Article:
Black Country Communion Marches In With Rock on BCCIV
With the album full of golden energy. A burning saffron Phoenix. The cover shouts to you listen I am a mighty album ready and waiting for your attention. When you are a reviewer sometimes you forget to write and just let the music pour out of the speaker. This is just one of those occasions. I kept listening filled with a golden rock glow but could not find the words. Now here are my humble thoughts.
Like the Roman Legions march straight and true BCCIV rock goes straight to your Rock jugular and connects. Mark Anthony may have led the IV legion – did he ever visit The Black Country… that is a History lesson! In the here and now Black Country Communion fourth studio album is firmly in the grip of the vocal might of Black Country’s son Glenn Hughes.
Opening the album with the first single Collide, it is the count in from the studio you here first. Then the Collision as guitar meets the mighty vocal tubes of Glenn. The Rhythm section gives the track power and shape provided by the keys. It is undeniably Glenn Hughes’ vocals that demand attention the rest is just the platform.
The hype of Black Country Communion being back in the studio is justified from the first to the last, not across the ten tracks. The coming together of musicians who individually shine, sometimes is a disappointment, not this time it is a communion that is holy. The album flows as the shapes change burning brightly from hot red to amber glows. Out of the embers is the epic Joe Bonamassa number The Last Song For My Resting Place. For nearly eight minutes you are captured entwined in a warm Celtic fused magic as the album calms down, takes a breath but never loses its energy. With a lyrical story reaching back to harvest and music around the fire created by the judicious inclusion of fiddle and mandolin. It is the crying pain and glory of Bonamassa’s guitar that holds you in the grip of the music with its soul and passion pain and joy. A truly inspirational tale of the Titanic’s Violinist Wallace Hartley. The magic as the guitar fades and the hook for mandolin and the story continues. What a number, follow that BCC. They do. Upping the tempo with sharp guitar collecting together the muscle of Classic Rock on Sway.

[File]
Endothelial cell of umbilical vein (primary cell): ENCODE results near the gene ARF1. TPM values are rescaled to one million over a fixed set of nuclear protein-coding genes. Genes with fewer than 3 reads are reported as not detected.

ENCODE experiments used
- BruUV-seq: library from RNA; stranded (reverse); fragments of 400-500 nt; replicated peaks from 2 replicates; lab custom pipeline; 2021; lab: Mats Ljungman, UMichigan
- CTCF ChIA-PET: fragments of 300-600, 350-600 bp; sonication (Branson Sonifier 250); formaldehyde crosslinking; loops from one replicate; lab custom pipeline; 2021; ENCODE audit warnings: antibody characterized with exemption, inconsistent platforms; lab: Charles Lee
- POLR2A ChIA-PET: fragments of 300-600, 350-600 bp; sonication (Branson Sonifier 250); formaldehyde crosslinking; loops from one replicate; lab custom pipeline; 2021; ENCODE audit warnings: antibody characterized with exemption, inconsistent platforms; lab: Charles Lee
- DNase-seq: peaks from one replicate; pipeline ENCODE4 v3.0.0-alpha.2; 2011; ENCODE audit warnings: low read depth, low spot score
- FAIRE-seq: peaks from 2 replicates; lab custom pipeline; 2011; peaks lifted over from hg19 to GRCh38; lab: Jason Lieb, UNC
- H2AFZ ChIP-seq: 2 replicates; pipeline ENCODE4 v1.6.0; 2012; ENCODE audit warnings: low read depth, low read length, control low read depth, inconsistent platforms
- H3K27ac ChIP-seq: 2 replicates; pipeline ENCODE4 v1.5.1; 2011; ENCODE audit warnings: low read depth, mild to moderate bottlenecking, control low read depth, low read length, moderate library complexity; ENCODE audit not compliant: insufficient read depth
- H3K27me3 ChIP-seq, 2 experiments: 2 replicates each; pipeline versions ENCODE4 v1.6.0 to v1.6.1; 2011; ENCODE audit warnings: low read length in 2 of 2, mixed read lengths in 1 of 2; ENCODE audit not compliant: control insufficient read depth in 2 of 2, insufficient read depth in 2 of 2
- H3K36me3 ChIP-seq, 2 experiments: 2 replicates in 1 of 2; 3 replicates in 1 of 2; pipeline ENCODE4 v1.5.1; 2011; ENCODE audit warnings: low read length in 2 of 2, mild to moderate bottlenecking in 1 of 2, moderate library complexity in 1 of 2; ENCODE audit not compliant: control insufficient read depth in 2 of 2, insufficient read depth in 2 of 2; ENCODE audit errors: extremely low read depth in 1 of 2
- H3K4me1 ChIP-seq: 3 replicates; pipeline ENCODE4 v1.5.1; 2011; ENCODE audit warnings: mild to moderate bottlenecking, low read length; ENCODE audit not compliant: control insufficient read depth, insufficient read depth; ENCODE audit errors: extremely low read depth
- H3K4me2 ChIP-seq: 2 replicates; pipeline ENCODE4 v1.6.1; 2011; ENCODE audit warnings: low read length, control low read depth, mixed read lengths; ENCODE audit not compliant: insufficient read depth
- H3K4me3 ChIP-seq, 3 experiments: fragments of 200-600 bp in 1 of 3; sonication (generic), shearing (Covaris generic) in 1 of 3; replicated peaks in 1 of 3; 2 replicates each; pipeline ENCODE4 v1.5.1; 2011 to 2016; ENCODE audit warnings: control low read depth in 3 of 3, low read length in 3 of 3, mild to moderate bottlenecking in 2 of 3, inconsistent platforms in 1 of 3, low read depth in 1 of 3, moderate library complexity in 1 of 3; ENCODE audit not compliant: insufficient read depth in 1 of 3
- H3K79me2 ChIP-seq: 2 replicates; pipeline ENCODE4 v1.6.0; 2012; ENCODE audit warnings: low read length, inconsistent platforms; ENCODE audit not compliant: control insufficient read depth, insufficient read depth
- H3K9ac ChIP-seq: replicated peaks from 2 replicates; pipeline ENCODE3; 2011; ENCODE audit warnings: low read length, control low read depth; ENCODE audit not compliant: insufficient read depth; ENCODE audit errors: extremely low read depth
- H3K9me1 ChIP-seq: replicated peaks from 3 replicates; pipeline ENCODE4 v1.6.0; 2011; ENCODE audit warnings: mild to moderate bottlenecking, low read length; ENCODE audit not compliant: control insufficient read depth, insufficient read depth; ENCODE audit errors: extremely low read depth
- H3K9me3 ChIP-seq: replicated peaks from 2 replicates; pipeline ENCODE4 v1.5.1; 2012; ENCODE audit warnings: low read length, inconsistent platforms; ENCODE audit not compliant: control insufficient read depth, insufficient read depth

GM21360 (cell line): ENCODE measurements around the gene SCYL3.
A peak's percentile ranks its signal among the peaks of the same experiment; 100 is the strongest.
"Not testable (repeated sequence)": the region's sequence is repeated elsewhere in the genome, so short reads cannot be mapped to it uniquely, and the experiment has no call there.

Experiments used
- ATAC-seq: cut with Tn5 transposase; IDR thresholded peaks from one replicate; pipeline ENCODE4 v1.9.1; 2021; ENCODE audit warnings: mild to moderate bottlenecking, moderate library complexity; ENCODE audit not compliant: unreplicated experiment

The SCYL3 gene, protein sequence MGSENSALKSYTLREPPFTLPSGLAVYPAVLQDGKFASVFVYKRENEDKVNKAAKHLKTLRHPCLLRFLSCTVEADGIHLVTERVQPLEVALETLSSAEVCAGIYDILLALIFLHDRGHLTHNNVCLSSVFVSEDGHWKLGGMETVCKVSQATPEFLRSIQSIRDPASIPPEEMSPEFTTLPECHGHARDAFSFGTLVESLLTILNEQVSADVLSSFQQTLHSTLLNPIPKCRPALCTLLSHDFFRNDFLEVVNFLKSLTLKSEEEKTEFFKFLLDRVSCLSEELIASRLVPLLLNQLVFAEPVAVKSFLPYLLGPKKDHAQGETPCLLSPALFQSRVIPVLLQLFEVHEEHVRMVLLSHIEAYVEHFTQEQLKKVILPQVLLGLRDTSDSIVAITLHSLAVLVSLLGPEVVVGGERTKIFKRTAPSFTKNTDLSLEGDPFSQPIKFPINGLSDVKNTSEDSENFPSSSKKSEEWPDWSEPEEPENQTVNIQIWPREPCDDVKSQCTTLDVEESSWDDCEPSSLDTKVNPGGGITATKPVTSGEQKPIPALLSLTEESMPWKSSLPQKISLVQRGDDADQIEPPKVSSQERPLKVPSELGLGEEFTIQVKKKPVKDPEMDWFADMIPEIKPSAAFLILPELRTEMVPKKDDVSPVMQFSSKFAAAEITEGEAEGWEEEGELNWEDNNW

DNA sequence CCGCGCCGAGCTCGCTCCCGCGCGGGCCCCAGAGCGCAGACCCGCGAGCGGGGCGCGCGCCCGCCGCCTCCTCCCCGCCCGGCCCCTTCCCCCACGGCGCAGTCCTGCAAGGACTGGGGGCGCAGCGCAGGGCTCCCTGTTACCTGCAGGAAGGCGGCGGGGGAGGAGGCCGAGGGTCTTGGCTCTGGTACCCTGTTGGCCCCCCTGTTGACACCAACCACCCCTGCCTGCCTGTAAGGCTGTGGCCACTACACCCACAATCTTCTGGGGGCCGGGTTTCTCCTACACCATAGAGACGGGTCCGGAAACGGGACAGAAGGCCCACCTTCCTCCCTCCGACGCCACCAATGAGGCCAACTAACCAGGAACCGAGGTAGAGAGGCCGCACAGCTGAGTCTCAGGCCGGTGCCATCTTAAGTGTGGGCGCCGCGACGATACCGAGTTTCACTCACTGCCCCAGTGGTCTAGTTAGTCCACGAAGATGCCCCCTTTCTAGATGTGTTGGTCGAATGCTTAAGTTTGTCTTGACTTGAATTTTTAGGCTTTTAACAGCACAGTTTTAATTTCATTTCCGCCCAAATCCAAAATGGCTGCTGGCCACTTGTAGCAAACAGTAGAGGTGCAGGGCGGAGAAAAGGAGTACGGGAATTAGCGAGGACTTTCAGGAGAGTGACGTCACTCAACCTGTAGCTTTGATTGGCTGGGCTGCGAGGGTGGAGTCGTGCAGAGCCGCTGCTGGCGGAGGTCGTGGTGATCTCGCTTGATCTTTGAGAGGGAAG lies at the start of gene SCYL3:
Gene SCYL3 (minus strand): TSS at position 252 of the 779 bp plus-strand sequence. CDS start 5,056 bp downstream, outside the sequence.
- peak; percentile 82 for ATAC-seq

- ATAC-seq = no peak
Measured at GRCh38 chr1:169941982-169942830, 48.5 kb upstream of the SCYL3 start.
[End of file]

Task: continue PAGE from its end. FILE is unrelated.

Now we are taken to the ocean shore for The Cove. Full of atmospheric swirls of guitar and keys as Joe guitar takes the helm. Ode to the dolphin is breathtaking. A tribute to the senseless killing of dolphins every year at The Killing Cove, Taiji, Japan. The heartache is captured through the assured delivery of the message. Parcelled in instrumentation that reflects words and builds the emotions.
An album that has no fillers, The Crow, full of guitar the urgency picked up by the bass then Jason Bonham’s drums. The urge to move is then pulled together with the keys of Derek Sherinian, leading you into the longest track Wanderlust. Full of tempo changes, melodic as if you were walking down Abbey Road. Masterful playing and an inspired use of a Grand piano leading us into the last verse.
Tribute to Glenn Hughes’ Dad, sung for both his parents. Melodic, and leaves you in the certainty that at the end it is love that remains. Closing out the album with When The Morning Comes. Returning home, dream-time and we are left with the glorious echoes of an album that is classic, modern, entertaining and has a message.
The legions of Classic rock are mighty. The influence and legacy of the greats can be heard echoing throughout. BCCIV rises from these ashes creating an album that heralds a new golden age of rock for now. Relevant, contemporary and magnificent.
TENdoodle paws out of TEN …
- Over My Head
- The Last Song For My Resting Place
- The Cove
- The Crow
- Love Remains
- When Morning Comes